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The most senior member of the faculty is chosen to serve as the Faculty Marshal to carry the mace during the commencement ceremony. The Student Government Association president serves as the Student Marshal carrying the academic gonfalon. Traditionally, members of the Dorcas Society are selected to serve as Student Marshals to lead segments of the academic procession and recession.

The Platform Party

The platform party is the first group in the academic procession. The group includes the President of the College, the Vice President for Academic Affairs and Dean of the Faculty, a representative from the Board of Trustees, the campus minister and invited honored guests, such as the commencement speaker.

Student Ambassadors

Young Harris College Student Ambassadors are the College’s student public relations team and represent the College at a variety of programs and events. One of the largest of these events is Commencement, where the ambassadors serve as ushers, hosts and hostesses to families and guests.

Academic Regalia

The practice of wearing academic attire connects contemporary graduates with scholarly traditions that extend back to medieval times and the Renaissance, when it was the custom for clerics, ecclesiastics and scholars in European universities to wear gowns, caps and hoods. Although the wearing of the garb is now limited to formal occasions, the garb itself may be called the uniform of the professional scholar and teacher. A costume for commencement has been a tradition since the beginning of higher education in America. The style and color serve as symbols of collegiate attainment. The long sleeves of the gowns and the deep hoods were, on occasion, used to carry books and refreshments. Each European university developed its own style of garb with strict rules for its design. In the United States, however, most American colleges have agreed on a uniform design and color code.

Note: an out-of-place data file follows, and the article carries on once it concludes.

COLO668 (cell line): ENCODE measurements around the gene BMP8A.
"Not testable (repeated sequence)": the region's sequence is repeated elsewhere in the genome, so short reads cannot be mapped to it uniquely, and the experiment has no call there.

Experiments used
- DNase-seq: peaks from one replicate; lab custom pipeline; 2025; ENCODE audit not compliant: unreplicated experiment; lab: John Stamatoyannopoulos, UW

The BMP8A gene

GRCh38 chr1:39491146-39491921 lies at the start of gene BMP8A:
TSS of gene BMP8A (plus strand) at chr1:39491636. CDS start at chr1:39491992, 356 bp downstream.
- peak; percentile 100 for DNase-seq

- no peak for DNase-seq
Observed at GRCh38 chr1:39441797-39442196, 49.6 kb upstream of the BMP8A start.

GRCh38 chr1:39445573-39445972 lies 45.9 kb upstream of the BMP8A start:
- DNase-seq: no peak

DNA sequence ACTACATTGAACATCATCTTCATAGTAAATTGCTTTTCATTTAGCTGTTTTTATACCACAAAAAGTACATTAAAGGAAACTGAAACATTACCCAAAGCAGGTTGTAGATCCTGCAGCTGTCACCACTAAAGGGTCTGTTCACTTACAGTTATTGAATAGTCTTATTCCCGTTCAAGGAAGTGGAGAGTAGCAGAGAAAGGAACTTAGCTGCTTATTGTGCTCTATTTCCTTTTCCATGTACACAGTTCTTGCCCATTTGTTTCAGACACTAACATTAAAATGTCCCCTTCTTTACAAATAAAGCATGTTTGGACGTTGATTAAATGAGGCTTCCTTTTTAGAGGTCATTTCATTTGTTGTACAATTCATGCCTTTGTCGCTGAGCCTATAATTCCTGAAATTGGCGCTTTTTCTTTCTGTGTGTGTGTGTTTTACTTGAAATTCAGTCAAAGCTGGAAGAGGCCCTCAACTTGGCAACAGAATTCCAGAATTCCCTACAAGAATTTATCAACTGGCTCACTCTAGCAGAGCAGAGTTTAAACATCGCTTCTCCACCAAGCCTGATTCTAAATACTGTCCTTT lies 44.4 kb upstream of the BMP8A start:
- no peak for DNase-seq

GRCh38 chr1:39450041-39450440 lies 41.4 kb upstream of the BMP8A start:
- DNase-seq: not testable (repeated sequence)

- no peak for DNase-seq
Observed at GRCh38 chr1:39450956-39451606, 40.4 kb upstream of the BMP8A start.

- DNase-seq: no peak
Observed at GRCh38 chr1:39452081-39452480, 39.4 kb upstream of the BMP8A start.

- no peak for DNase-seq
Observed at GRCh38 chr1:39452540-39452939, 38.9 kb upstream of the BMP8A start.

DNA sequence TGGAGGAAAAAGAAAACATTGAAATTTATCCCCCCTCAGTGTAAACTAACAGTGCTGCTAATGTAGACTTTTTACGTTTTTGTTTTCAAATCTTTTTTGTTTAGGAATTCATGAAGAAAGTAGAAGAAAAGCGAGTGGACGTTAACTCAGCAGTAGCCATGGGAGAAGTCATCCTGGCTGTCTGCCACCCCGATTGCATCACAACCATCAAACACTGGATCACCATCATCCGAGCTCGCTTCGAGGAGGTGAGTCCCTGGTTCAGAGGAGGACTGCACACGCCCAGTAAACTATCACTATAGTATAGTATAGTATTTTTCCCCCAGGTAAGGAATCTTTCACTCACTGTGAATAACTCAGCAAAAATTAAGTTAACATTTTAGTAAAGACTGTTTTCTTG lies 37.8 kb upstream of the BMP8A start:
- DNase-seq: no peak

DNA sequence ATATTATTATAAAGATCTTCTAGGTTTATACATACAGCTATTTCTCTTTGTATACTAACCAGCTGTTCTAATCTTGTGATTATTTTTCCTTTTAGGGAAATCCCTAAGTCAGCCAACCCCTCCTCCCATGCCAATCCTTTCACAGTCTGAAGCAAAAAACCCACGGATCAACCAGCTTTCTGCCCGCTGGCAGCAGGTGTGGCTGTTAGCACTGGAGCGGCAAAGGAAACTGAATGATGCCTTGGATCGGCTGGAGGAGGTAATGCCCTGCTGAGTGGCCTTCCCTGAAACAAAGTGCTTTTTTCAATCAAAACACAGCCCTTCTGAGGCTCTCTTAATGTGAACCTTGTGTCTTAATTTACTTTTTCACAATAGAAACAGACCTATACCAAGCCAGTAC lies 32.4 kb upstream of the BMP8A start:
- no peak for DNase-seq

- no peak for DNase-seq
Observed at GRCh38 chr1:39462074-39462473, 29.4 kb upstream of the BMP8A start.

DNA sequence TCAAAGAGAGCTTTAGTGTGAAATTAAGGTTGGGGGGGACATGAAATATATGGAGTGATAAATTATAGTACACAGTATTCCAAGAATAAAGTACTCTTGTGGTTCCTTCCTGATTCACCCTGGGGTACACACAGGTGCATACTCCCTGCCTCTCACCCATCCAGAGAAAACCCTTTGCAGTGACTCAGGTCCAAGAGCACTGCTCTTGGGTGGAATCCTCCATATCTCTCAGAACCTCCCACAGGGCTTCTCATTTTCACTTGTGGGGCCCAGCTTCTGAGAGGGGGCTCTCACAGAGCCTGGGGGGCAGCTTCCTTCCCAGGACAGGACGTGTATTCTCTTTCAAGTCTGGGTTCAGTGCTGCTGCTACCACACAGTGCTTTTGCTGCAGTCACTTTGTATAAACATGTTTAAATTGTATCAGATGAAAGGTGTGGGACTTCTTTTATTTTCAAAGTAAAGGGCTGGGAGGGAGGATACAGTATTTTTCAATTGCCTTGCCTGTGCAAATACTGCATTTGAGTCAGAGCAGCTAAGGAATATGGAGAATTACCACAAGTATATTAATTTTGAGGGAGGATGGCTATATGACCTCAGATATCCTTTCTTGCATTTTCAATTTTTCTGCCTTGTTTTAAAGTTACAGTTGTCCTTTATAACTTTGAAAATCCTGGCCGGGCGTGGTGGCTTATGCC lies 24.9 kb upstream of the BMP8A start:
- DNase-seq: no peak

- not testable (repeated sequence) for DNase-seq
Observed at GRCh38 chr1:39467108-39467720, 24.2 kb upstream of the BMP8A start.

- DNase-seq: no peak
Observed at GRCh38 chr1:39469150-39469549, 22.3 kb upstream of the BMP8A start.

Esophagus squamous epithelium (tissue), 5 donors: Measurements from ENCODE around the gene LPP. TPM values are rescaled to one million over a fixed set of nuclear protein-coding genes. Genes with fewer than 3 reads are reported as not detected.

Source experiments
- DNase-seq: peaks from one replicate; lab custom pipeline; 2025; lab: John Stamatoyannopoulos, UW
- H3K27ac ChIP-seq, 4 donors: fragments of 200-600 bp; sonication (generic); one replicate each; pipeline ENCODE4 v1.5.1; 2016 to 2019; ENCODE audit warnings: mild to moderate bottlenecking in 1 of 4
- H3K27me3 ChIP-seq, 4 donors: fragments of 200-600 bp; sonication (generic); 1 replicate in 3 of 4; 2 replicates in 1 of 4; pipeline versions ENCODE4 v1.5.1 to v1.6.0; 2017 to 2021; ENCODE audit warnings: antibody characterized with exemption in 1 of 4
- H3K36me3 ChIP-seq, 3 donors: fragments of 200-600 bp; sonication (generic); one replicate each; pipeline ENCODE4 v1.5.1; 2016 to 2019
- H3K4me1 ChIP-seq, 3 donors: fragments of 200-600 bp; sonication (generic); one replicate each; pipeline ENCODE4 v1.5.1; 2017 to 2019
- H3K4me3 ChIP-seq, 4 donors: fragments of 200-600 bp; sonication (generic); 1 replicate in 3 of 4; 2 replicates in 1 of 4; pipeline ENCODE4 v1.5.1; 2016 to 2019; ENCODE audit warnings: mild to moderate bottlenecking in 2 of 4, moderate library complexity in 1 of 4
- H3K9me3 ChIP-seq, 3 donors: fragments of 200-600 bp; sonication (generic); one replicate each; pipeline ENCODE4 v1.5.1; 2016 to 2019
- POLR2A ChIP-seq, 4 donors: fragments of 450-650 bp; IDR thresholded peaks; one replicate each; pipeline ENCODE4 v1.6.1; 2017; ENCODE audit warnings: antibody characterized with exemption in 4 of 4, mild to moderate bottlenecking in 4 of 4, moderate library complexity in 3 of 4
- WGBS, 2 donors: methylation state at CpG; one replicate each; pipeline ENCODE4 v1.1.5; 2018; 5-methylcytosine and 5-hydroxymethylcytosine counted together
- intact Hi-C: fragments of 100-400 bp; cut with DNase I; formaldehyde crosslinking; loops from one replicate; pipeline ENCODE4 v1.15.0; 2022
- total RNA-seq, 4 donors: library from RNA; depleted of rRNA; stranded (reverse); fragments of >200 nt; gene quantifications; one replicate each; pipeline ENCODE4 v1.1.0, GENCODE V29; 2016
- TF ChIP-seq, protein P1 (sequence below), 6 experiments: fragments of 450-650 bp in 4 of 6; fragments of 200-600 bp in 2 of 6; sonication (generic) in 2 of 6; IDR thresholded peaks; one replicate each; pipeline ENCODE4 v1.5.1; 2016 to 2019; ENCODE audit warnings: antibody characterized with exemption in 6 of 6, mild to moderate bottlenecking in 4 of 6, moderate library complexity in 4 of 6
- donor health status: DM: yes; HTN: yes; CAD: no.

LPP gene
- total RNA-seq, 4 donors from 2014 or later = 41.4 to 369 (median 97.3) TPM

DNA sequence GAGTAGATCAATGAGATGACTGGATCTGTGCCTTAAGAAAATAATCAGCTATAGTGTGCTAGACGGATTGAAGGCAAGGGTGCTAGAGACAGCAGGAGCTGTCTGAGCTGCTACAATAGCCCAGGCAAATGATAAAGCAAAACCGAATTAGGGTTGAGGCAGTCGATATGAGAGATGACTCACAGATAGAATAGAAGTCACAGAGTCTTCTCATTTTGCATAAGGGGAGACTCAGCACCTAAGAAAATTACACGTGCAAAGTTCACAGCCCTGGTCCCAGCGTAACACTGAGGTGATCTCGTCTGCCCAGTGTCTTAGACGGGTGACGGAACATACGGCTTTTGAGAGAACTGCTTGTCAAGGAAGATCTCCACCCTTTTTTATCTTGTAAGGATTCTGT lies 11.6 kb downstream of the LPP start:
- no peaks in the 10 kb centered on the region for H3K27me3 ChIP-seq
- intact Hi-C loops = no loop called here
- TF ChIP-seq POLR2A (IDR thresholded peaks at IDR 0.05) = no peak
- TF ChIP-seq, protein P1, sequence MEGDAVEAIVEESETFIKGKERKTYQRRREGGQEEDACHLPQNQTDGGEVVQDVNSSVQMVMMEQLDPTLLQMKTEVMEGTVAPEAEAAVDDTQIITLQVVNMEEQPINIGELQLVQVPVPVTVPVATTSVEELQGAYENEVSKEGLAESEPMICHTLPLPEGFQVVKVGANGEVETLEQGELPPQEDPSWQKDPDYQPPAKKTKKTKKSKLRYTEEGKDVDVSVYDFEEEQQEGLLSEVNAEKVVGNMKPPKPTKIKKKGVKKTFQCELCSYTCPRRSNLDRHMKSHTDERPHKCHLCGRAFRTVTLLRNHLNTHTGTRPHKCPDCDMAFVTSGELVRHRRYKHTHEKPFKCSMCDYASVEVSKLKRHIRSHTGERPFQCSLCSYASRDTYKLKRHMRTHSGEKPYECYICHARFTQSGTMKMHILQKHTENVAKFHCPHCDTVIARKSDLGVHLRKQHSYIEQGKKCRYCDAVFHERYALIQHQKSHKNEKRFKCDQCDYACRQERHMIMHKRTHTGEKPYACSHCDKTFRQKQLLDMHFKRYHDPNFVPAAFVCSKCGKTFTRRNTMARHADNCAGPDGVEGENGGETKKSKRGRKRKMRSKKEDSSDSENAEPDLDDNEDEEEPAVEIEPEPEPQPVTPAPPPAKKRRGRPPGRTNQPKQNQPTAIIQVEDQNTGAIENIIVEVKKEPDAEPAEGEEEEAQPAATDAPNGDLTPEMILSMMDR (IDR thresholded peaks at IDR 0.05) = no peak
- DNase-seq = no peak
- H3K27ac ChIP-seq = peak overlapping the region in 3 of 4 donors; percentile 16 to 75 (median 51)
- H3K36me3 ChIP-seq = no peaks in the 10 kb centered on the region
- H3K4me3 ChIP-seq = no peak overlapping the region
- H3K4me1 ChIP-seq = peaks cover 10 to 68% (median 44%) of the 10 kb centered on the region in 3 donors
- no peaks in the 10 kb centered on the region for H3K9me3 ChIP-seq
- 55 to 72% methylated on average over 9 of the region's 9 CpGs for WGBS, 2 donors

Holders of bachelor’s, master’s and doctoral degrees wear black gowns; the pattern and trimming differ for each degree. Originally, the bachelor’s gown was made of serge or worsted and the master’s of serge, worsted or silk; but now synthetic fibers are also used. The bachelor’s gown is distinguished by its long pointed sleeves. The master’s gown has long sleeves with a slit for the arm at either the elbow or the wrist. Doctor’s gowns are adorned with velvet panels and bars that may be black or of a color distinctive to the wearer’s discipline.

Holders of all degrees wear caps, popularly known as mortarboards, to which a long tassel is fastened and which hangs over the left side of the cap. Doctors may wear tassels of gold thread. Holders of bachelor’s and master’s degrees may wear black or the color appropriate to the academic discipline.

The academic hood is an ornamental fold that goes around the neck and hangs down the back of the gown. The length and shape of the hood vary with the level of the degree. Hoods are generally lined with the colors of the college or university that granted the degree and trimmed with the color representing the faculty by which the degree is granted.